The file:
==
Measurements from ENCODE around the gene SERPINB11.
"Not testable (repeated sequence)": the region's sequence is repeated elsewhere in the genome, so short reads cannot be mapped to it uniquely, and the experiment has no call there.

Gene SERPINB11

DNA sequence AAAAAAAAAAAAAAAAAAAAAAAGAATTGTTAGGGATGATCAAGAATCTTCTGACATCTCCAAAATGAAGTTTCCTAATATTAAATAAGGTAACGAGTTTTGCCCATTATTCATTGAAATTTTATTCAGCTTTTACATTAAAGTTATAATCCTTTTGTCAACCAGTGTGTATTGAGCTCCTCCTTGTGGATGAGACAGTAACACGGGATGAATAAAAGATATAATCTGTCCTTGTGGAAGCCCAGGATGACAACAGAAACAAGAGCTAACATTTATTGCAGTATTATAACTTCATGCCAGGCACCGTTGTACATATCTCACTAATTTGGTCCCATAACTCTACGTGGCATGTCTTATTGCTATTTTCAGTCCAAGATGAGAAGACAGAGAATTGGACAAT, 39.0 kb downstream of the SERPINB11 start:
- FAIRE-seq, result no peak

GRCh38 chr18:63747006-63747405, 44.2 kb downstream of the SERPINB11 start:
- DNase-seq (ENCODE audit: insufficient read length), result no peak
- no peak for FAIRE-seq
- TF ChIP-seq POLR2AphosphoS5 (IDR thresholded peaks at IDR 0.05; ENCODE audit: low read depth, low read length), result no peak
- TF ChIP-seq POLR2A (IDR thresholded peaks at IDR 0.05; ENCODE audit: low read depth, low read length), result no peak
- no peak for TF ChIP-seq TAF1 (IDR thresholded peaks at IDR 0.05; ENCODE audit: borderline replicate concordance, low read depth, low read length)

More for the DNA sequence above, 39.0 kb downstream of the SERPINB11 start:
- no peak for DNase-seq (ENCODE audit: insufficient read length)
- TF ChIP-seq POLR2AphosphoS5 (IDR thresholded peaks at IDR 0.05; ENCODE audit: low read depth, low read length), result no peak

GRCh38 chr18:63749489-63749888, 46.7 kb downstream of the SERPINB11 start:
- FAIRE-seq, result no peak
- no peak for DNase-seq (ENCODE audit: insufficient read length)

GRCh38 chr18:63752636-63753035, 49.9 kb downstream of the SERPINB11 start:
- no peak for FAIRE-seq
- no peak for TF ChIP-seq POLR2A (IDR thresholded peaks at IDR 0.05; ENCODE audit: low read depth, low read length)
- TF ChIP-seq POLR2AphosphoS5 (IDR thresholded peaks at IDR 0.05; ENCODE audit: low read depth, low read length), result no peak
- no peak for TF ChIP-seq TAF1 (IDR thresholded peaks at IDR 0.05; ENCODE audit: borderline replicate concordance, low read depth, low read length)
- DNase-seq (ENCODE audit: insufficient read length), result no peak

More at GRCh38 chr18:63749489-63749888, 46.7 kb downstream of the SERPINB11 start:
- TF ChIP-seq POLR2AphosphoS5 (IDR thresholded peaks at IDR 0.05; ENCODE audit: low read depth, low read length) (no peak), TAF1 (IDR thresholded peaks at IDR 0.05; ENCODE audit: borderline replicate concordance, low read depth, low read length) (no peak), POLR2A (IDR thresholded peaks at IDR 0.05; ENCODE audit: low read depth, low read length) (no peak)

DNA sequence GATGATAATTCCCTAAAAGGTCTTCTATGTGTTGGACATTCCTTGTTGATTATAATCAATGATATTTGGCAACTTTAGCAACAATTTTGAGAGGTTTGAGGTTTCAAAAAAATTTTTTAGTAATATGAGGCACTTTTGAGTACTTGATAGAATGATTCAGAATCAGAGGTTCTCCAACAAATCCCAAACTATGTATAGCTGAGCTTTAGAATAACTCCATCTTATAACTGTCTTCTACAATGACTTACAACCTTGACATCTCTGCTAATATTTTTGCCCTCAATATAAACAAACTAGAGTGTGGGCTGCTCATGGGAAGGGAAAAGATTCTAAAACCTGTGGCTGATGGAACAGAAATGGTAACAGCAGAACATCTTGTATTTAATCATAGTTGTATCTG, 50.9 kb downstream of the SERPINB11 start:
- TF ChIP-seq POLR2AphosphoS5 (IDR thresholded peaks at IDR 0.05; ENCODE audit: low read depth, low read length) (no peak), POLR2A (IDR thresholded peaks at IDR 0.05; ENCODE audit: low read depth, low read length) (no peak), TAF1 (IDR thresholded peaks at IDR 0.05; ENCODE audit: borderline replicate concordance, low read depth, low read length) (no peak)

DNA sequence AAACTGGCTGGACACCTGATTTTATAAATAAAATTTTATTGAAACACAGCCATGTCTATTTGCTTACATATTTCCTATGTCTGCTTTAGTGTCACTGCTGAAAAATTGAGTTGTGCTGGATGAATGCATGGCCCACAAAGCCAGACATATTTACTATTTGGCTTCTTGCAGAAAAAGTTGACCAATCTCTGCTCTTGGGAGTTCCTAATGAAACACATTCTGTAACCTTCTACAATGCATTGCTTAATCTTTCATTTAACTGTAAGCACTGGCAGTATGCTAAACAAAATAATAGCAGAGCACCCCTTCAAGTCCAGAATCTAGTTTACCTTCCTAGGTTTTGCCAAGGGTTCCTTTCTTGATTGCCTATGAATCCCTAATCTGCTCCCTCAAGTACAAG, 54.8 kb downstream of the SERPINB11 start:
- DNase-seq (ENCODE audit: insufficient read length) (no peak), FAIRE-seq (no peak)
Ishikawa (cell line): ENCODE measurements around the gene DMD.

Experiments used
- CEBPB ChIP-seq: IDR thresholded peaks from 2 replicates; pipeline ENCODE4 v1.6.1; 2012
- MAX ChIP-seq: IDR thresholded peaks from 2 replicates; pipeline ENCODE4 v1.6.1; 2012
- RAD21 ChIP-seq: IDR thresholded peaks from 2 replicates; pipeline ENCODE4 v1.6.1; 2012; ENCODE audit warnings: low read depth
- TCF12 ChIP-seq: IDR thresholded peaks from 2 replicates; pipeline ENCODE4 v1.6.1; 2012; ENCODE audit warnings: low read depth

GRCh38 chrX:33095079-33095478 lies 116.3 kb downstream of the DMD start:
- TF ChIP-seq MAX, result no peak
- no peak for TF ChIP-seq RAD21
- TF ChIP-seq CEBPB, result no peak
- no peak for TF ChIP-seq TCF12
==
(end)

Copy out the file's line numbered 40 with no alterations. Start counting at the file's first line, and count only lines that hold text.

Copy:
- no peak for TF ChIP-seq TCF12